US musician and former Velvet Underground frontman Lou Reed has died at the age of 71.
The singer-songwriter, whose best-known tracks included Perfect Day and Walk on the Wild Side, was considered one of the most influential in rock music.
The Velvet Underground became known for their fusion of art and music and for collaborating with Andy Warhol.
According to the Associated Press news agency, Reed's literary agent said he died of a "liver-related ailment".
An admitted hard drinker and drug user for many years, Reed had a liver transplant this May after cancelling five California concerts scheduled for April.
"I am a triumph of modern medicine," Reed posted on his website on 1 June.
"I look forward to being on stage performing, and writing more songs to connect with your hearts and spirits and the universe well into the future."
The Velvet Underground never achieved commercial success during their 1960s existence, but their influence on music in later decades was widely recognised.
The punk, glam and alternative rock movements of the 1970s, '80s and '90s were all indebted to Reed, whose songs were covered by the likes of REM, David Bowie, Nirvana, Patti Smith and countless others.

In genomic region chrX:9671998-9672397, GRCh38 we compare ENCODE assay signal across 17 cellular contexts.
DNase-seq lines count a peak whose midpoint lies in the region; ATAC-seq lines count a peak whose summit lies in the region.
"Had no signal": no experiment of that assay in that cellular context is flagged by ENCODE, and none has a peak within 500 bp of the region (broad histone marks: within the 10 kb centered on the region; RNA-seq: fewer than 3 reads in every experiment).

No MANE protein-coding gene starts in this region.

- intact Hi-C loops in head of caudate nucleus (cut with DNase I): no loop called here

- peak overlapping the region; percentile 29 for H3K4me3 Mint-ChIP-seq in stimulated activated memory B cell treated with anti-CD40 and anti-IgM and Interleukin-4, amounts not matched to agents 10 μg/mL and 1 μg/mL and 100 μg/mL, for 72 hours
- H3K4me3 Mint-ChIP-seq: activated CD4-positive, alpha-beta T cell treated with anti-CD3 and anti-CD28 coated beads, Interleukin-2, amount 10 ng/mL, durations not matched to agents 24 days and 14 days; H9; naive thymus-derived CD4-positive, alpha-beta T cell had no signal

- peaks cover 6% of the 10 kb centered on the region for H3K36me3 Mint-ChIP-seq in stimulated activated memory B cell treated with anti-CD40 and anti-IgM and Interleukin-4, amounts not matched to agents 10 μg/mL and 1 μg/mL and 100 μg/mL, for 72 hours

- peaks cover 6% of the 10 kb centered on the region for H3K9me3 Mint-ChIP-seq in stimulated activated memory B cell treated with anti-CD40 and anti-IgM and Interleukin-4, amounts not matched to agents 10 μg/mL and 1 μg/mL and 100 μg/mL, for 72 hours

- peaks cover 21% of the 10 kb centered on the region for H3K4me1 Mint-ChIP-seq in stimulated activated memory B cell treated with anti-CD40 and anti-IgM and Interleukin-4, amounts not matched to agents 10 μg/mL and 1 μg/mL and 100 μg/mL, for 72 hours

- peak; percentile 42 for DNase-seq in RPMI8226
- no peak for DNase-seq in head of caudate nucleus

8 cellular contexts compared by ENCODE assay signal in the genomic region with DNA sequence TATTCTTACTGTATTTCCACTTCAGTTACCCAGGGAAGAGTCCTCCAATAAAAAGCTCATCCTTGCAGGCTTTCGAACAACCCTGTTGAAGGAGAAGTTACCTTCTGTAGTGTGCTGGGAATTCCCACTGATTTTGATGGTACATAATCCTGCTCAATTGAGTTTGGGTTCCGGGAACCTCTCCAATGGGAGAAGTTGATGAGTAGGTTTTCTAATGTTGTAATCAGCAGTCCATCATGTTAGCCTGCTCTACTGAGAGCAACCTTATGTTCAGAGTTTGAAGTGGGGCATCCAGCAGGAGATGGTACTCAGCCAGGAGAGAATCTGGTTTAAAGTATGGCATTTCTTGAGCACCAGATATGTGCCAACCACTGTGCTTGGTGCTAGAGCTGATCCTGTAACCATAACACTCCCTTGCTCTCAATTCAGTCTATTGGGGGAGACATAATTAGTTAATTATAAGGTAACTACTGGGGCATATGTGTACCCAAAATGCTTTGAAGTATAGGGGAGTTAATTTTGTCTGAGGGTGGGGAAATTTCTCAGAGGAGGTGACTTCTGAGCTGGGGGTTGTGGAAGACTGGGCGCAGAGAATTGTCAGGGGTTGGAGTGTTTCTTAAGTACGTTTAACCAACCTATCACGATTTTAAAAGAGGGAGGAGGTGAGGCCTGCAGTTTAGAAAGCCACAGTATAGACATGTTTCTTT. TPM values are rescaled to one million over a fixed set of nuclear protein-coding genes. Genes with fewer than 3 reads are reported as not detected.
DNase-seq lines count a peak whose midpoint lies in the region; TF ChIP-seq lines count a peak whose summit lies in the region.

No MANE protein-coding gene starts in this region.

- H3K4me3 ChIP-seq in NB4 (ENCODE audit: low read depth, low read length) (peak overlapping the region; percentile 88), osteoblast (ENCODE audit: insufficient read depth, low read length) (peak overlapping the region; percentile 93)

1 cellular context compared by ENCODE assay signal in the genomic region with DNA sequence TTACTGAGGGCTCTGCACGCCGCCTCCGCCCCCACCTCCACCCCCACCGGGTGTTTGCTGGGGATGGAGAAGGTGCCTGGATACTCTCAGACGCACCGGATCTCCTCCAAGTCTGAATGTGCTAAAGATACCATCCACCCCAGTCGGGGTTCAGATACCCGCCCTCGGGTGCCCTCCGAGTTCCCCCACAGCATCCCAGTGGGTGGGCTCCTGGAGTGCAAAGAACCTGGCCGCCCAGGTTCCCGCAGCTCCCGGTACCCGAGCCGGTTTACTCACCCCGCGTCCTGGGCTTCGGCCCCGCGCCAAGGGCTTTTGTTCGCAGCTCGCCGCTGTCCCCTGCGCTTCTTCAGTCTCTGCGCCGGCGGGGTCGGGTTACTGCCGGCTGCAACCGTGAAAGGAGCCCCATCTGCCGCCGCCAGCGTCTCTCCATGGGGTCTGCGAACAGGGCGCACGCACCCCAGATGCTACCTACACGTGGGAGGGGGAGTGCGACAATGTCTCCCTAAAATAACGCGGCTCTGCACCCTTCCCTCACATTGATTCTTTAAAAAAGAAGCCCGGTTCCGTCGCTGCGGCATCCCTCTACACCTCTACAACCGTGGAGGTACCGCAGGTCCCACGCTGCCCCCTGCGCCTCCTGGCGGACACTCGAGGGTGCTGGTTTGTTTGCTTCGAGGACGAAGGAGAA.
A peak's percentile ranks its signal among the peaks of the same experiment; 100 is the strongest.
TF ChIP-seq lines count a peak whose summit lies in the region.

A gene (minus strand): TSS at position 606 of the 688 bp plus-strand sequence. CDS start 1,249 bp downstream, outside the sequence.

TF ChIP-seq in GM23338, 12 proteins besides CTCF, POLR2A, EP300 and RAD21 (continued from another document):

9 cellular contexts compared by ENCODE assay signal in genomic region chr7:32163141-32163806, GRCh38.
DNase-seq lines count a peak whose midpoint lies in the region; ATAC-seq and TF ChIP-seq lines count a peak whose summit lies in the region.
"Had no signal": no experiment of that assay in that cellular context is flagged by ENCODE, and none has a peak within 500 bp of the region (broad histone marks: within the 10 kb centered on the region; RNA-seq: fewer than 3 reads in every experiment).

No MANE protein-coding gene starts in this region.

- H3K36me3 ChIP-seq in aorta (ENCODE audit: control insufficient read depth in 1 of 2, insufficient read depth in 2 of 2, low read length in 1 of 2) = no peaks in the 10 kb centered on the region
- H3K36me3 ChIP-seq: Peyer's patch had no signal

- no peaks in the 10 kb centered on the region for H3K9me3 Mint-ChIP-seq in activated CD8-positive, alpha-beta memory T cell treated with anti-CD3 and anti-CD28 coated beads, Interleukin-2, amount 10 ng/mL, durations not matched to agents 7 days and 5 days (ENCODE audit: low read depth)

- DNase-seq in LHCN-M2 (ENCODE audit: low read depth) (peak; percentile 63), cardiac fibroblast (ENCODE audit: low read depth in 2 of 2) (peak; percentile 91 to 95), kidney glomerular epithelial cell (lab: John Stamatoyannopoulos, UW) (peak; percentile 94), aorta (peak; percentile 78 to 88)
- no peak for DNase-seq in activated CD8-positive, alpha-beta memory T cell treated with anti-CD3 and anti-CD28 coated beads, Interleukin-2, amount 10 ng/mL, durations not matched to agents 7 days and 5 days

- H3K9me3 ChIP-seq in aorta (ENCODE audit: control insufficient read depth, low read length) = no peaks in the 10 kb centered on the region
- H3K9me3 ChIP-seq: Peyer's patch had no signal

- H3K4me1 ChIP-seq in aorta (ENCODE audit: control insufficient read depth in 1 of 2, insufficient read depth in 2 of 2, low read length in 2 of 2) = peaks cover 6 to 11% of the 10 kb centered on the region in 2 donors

Music producer Brian Eno once summed up their influence by saying: "The first Velvet Underground album only sold 10,000 copies, but everyone who bought it formed a band."
The group were inducted into the Rock and Roll Hall of Fame in 1996.
After quitting The Velvet Underground in 1970, Reed released his self-titled debut in 1972, but it wasn't until the Bowie-produced LP Transformer later that year - which featured both Perfect Day and Walk on the Wild Side - that brought him chart success.
As a solo artist, he released 20 studio albums. His last, Hudson River Wind Meditations, was released in 2007.
He is survived by his second wife, the musician and performing artist, Laurie Anderson.